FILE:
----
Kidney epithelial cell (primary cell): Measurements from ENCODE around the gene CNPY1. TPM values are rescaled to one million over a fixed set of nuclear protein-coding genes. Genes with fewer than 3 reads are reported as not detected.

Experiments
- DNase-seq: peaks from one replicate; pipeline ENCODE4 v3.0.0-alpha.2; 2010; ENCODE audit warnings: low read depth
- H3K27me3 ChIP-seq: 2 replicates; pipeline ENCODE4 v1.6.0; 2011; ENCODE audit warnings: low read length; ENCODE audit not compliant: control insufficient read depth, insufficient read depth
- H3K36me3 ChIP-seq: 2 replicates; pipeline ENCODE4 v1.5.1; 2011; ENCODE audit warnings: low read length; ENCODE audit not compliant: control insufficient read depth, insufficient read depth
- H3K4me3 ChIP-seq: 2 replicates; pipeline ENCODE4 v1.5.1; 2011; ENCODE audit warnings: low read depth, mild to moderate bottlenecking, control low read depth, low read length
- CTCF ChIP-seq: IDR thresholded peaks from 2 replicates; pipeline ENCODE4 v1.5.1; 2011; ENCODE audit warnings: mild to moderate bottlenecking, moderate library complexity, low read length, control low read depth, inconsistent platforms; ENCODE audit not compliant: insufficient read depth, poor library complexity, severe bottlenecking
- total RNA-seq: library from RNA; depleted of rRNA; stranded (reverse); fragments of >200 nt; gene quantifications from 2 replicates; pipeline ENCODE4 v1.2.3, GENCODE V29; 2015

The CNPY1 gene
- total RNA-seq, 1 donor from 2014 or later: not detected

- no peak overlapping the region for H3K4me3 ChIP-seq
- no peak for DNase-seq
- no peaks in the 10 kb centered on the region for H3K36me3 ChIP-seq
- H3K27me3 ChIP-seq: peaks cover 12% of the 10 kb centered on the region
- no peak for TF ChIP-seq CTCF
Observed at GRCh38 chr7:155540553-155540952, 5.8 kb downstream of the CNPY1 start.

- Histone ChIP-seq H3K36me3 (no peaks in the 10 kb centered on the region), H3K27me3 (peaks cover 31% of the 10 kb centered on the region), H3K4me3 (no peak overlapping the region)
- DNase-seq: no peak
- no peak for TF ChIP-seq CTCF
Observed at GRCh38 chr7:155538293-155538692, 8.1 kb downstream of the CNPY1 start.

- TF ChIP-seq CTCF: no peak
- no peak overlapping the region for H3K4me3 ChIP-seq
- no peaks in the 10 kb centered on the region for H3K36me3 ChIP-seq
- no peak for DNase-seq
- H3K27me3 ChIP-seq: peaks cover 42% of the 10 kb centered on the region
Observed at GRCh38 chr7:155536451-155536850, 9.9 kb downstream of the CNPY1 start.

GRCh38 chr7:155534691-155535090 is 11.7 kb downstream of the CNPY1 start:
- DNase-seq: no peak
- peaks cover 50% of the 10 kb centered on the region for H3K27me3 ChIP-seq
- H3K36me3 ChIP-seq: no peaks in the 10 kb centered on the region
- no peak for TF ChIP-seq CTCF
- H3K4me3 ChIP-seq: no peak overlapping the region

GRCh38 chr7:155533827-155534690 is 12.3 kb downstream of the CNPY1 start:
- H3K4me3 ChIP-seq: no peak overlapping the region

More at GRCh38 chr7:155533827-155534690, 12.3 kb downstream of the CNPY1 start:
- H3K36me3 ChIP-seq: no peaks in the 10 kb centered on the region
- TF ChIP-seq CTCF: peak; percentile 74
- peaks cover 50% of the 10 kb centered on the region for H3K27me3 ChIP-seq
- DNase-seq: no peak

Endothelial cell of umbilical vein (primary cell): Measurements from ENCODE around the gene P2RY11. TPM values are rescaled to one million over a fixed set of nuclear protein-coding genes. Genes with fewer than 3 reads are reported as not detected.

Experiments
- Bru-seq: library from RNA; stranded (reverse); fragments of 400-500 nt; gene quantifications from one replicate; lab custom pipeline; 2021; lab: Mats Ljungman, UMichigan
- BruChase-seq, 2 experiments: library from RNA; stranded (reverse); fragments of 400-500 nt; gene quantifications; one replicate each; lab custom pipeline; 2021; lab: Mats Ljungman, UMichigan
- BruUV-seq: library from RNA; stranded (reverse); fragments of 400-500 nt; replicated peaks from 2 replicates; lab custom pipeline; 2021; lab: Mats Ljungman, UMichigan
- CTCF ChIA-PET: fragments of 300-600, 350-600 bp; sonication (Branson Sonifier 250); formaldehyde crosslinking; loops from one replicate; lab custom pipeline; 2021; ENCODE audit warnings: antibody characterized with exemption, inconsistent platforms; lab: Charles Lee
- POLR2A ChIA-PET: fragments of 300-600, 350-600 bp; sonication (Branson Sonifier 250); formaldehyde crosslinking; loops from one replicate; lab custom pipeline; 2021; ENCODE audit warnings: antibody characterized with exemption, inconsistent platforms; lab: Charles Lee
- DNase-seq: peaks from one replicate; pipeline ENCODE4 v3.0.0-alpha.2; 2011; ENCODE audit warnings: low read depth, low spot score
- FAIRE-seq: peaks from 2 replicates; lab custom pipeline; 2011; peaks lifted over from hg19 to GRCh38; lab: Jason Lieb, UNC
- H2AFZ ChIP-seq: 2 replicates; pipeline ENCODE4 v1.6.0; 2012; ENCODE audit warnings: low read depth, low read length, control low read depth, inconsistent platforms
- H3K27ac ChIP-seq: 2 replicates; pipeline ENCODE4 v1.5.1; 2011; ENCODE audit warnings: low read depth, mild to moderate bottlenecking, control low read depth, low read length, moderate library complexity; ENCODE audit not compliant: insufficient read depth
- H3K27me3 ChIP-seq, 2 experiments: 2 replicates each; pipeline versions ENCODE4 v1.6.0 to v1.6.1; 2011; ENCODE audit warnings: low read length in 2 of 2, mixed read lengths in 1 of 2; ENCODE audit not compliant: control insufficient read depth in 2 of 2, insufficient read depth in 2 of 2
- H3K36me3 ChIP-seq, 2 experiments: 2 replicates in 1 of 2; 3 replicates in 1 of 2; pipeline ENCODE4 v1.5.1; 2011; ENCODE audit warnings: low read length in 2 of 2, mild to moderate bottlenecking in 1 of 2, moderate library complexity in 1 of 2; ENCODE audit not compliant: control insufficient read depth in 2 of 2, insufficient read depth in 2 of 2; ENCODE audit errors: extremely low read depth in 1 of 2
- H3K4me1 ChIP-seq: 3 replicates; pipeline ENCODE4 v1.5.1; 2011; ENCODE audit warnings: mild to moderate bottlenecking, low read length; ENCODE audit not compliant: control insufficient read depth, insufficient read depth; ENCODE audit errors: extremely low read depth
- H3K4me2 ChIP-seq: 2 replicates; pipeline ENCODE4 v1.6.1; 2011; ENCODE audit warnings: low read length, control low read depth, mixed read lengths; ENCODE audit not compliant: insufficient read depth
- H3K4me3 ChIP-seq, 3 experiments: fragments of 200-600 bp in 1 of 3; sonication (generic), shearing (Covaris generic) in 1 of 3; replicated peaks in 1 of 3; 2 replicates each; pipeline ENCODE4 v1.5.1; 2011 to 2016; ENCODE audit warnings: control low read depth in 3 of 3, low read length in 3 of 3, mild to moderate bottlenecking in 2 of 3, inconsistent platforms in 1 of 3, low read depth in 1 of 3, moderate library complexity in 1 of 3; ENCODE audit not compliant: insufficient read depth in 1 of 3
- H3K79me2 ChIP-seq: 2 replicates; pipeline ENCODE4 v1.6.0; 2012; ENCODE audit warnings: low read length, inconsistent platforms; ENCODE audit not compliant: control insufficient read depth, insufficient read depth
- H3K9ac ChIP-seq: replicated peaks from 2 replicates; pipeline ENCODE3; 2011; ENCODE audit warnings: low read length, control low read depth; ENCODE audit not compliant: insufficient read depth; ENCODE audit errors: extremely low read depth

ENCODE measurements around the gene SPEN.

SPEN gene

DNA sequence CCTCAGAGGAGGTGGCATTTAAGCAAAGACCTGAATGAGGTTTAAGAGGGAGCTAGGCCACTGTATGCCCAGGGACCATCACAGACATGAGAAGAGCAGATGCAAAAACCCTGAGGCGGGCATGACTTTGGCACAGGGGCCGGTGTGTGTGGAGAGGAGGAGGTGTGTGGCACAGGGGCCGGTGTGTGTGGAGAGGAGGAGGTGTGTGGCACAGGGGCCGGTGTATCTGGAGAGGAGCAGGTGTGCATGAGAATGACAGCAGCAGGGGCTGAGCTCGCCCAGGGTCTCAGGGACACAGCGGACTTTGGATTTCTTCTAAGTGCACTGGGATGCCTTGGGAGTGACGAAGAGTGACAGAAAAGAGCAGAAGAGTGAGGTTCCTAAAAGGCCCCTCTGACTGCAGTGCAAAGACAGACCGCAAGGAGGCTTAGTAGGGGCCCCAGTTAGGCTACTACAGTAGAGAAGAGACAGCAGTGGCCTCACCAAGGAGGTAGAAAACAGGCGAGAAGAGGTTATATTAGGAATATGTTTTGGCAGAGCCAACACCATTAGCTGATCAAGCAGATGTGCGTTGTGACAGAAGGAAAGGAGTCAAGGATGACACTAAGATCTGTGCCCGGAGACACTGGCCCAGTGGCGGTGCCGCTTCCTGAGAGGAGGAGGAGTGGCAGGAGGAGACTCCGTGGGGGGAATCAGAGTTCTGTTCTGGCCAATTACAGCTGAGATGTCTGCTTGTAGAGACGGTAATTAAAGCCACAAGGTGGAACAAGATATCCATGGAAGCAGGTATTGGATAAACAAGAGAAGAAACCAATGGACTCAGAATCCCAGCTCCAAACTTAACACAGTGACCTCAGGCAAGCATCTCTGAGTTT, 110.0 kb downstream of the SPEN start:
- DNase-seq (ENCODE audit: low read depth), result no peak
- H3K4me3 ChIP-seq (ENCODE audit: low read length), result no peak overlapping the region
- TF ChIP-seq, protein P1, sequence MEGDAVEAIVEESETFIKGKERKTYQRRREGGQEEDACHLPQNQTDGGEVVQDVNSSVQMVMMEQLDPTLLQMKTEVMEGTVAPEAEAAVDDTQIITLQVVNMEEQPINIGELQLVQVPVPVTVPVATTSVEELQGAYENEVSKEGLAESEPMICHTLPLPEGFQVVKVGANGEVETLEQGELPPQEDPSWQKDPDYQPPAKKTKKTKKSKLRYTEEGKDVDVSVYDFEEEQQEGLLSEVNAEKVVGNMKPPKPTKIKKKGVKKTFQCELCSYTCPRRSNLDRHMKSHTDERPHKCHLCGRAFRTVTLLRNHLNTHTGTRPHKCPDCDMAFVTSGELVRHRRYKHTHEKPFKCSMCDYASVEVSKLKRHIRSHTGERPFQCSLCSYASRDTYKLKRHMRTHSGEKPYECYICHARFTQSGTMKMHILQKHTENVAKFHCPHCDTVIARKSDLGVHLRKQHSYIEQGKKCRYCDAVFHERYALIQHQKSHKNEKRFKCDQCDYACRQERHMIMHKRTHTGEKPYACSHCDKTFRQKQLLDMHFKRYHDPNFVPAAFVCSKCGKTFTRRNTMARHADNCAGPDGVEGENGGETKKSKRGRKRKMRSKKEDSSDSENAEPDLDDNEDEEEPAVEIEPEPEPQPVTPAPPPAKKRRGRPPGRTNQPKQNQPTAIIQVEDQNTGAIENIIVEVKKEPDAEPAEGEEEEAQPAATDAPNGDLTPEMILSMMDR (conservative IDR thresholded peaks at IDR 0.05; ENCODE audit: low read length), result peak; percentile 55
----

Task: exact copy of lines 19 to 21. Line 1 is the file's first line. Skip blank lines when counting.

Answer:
- no peak for TF ChIP-seq CTCF
Observed at GRCh38 chr7:155538293-155538692, 8.1 kb downstream of the CNPY1 start.

- TF ChIP-seq CTCF: no peak